Embroidery and lace ... what a passion! Print

Embroidery and lace are, from time immemorial, a passion for all women who love to furnish their own home with taste, not to mention the value that they brought to women's wardrobes in past fashion. In Umbria, it ranges from fine lace, to noble embroidery with refined colours and laces with a more rustic but modern style, like those of Montefalco.

Since the Middle Ages, the thriving tradition of embroidery has been handed down within the green heart of Italy, along with anecdotes dating back to illustrious characters, such as Saint  Clare of Assisi or Catherine de' Medici, who took the Punto Madama method of embroidering to her court and then to France, which she had learned from the Umbrian Embroiderers.

Few know this, but the town of Deruta, known to the world for its beautiful pottery, also gave rise to two types of embroidery. The first is called "Deruta Antico" (Old Deruta) and dates back to the 13th century, while the second "Deruta Moderno" (Modern Deruta), from the 20th century, reproduces the beautiful decorations of the skilled potters on cloth.

It is thought that filet modano lace is native of San Feliciano, a coastal location in the municipality of Magione, and that it was produced thanks to skills developed by the fishing-net menders, the main local economic resource of the past. Also in the area of Lake Trasimeno, there is the famous Ireland Lace, made using a fine crochet technique and the Ars Panicalensis embroidery on tulle netting.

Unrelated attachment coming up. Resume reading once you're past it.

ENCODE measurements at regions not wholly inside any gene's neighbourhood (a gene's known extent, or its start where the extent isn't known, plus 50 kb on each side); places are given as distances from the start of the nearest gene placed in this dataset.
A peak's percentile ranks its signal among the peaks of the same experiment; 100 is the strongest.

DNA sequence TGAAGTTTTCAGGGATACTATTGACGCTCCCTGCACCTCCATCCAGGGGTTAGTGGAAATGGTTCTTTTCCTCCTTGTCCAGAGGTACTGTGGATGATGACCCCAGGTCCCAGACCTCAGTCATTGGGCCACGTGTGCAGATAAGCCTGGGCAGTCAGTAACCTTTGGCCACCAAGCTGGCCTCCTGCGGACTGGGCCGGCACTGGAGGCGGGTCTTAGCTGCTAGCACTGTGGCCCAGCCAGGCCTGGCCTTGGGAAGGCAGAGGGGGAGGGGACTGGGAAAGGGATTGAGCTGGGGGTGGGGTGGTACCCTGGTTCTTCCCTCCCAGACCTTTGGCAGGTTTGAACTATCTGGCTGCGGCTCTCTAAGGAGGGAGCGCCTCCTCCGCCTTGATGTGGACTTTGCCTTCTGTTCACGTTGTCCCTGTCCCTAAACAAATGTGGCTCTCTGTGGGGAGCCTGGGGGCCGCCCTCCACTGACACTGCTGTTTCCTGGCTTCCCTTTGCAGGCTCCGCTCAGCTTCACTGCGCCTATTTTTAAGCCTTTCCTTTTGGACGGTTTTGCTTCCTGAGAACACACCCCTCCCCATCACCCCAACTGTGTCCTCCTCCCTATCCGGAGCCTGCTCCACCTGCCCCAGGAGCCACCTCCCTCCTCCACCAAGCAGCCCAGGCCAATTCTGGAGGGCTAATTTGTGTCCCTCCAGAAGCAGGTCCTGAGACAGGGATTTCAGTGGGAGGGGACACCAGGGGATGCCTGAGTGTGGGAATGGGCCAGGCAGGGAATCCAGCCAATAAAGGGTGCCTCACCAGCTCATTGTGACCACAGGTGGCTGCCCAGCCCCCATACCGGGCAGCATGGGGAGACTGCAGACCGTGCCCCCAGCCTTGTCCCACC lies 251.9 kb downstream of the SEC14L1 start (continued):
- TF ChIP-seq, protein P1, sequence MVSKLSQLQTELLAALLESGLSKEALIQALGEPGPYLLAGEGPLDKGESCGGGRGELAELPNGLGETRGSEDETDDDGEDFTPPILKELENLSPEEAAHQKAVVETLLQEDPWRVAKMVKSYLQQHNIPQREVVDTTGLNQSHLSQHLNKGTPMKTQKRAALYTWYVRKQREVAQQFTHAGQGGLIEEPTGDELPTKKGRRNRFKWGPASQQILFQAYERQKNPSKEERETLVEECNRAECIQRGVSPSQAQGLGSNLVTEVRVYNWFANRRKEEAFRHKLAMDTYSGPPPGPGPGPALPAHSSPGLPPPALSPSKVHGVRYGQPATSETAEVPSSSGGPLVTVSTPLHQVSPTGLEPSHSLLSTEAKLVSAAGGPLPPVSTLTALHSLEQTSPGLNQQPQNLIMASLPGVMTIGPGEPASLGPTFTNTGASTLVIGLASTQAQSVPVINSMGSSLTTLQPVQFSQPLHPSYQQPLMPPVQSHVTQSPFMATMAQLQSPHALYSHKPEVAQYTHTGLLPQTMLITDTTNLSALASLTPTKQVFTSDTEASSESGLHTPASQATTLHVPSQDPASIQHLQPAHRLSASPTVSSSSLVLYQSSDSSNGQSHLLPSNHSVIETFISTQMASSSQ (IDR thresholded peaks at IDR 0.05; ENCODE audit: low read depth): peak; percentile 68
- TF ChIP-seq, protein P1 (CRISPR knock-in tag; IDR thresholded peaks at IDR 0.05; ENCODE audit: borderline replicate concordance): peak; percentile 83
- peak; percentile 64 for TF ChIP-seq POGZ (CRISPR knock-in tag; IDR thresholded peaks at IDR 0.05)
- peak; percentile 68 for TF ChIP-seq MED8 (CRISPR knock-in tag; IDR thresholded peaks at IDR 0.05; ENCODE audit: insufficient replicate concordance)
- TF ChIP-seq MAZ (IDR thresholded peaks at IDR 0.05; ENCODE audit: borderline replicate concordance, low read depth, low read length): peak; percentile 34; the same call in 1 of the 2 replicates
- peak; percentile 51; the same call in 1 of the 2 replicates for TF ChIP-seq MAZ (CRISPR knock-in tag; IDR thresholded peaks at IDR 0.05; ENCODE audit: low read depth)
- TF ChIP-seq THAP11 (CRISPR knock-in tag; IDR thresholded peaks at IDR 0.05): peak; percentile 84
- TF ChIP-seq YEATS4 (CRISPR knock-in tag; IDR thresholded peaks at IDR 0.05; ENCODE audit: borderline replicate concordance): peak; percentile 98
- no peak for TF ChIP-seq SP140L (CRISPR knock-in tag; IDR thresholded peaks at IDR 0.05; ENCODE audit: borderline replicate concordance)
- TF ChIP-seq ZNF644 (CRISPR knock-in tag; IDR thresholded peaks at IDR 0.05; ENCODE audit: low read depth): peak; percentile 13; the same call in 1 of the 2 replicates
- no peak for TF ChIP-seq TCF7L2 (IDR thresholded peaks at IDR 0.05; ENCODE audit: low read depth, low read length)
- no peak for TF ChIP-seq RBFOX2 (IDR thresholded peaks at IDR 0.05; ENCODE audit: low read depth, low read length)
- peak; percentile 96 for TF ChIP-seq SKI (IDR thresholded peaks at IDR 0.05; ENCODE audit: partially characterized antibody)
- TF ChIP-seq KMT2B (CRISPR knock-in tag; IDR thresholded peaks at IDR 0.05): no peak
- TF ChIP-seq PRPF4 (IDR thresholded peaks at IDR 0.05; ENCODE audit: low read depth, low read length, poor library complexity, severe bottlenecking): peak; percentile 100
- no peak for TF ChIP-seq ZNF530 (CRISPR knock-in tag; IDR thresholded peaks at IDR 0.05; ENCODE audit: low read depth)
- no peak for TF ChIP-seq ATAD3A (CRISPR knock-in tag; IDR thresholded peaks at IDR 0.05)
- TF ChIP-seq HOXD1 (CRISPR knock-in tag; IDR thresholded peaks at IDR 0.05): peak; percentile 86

Hand weaving is also worth mentioning and is still carried out in Perugia. It was famous in medieval times for the tablecloths named "Perugine", used as altar cloths in churches, representing turquoise, red and brown geometric and zoomorphic figures. Hand weaving is also still done in the Alta Valle area (not only tablecloths, but also tapestries and carpets), as well as table linen and lace from the Orvieto area.
For all lovers of these wonderful arts, we recommend
a visit to the Museo del Tulle di Panicale (Panicale Tulle Museum), to the Museo del Merletto dell’Isola Maggiore (Lace Museum of Isola Maggiore) in Tuoro sul Trasimeno and the Collezione Tessile di Tela Umbra (Umbrian Cloth Textile Collection) in Città di Castello.


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